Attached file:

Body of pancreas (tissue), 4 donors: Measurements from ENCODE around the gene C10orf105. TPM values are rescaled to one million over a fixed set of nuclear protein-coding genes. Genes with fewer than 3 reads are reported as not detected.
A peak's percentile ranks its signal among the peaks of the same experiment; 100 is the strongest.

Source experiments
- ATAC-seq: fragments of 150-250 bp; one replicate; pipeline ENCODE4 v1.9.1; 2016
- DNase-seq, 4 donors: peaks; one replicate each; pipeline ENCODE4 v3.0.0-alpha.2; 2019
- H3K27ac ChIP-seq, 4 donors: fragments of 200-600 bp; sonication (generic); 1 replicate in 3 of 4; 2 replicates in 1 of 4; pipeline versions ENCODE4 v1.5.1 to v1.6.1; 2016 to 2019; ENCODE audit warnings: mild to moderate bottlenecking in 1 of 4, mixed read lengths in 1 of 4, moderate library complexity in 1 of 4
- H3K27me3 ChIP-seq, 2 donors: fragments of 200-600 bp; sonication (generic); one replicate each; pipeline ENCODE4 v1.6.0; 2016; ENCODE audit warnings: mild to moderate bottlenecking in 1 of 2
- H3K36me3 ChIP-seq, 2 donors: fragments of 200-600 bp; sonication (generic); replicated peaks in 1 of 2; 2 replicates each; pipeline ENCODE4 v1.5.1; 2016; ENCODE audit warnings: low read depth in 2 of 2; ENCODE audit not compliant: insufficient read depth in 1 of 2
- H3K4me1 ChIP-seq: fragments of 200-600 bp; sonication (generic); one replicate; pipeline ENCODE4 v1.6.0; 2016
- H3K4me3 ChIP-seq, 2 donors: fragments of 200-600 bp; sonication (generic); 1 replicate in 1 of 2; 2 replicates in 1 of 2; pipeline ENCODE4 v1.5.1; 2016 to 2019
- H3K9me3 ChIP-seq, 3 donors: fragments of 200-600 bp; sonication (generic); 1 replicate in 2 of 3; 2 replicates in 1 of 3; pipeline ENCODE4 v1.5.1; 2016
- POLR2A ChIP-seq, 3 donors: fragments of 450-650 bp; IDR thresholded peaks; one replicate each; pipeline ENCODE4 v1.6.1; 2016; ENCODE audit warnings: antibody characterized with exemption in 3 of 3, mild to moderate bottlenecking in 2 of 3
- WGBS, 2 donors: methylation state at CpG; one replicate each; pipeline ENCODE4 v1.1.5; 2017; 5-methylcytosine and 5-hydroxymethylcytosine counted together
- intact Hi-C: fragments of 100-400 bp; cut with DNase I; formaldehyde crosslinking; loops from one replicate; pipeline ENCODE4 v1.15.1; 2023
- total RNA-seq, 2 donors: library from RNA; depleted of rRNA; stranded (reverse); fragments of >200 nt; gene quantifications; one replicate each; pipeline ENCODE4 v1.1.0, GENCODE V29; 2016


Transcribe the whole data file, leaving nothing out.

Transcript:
Body of pancreas (tissue), 4 donors: Measurements from ENCODE around the gene C10orf105. TPM values are rescaled to one million over a fixed set of nuclear protein-coding genes. Genes with fewer than 3 reads are reported as not detected.
A peak's percentile ranks its signal among the peaks of the same experiment; 100 is the strongest.

Source experiments
- ATAC-seq: fragments of 150-250 bp; one replicate; pipeline ENCODE4 v1.9.1; 2016
- DNase-seq, 4 donors: peaks; one replicate each; pipeline ENCODE4 v3.0.0-alpha.2; 2019
- H3K27ac ChIP-seq, 4 donors: fragments of 200-600 bp; sonication (generic); 1 replicate in 3 of 4; 2 replicates in 1 of 4; pipeline versions ENCODE4 v1.5.1 to v1.6.1; 2016 to 2019; ENCODE audit warnings: mild to moderate bottlenecking in 1 of 4, mixed read lengths in 1 of 4, moderate library complexity in 1 of 4
- H3K27me3 ChIP-seq, 2 donors: fragments of 200-600 bp; sonication (generic); one replicate each; pipeline ENCODE4 v1.6.0; 2016; ENCODE audit warnings: mild to moderate bottlenecking in 1 of 2
- H3K36me3 ChIP-seq, 2 donors: fragments of 200-600 bp; sonication (generic); replicated peaks in 1 of 2; 2 replicates each; pipeline ENCODE4 v1.5.1; 2016; ENCODE audit warnings: low read depth in 2 of 2; ENCODE audit not compliant: insufficient read depth in 1 of 2
- H3K4me1 ChIP-seq: fragments of 200-600 bp; sonication (generic); one replicate; pipeline ENCODE4 v1.6.0; 2016
- H3K4me3 ChIP-seq, 2 donors: fragments of 200-600 bp; sonication (generic); 1 replicate in 1 of 2; 2 replicates in 1 of 2; pipeline ENCODE4 v1.5.1; 2016 to 2019
- H3K9me3 ChIP-seq, 3 donors: fragments of 200-600 bp; sonication (generic); 1 replicate in 2 of 3; 2 replicates in 1 of 3; pipeline ENCODE4 v1.5.1; 2016
- POLR2A ChIP-seq, 3 donors: fragments of 450-650 bp; IDR thresholded peaks; one replicate each; pipeline ENCODE4 v1.6.1; 2016; ENCODE audit warnings: antibody characterized with exemption in 3 of 3, mild to moderate bottlenecking in 2 of 3
- WGBS, 2 donors: methylation state at CpG; one replicate each; pipeline ENCODE4 v1.1.5; 2017; 5-methylcytosine and 5-hydroxymethylcytosine counted together
- intact Hi-C: fragments of 100-400 bp; cut with DNase I; formaldehyde crosslinking; loops from one replicate; pipeline ENCODE4 v1.15.1; 2023
- total RNA-seq, 2 donors: library from RNA; depleted of rRNA; stranded (reverse); fragments of >200 nt; gene quantifications; one replicate each; pipeline ENCODE4 v1.1.0, GENCODE V29; 2016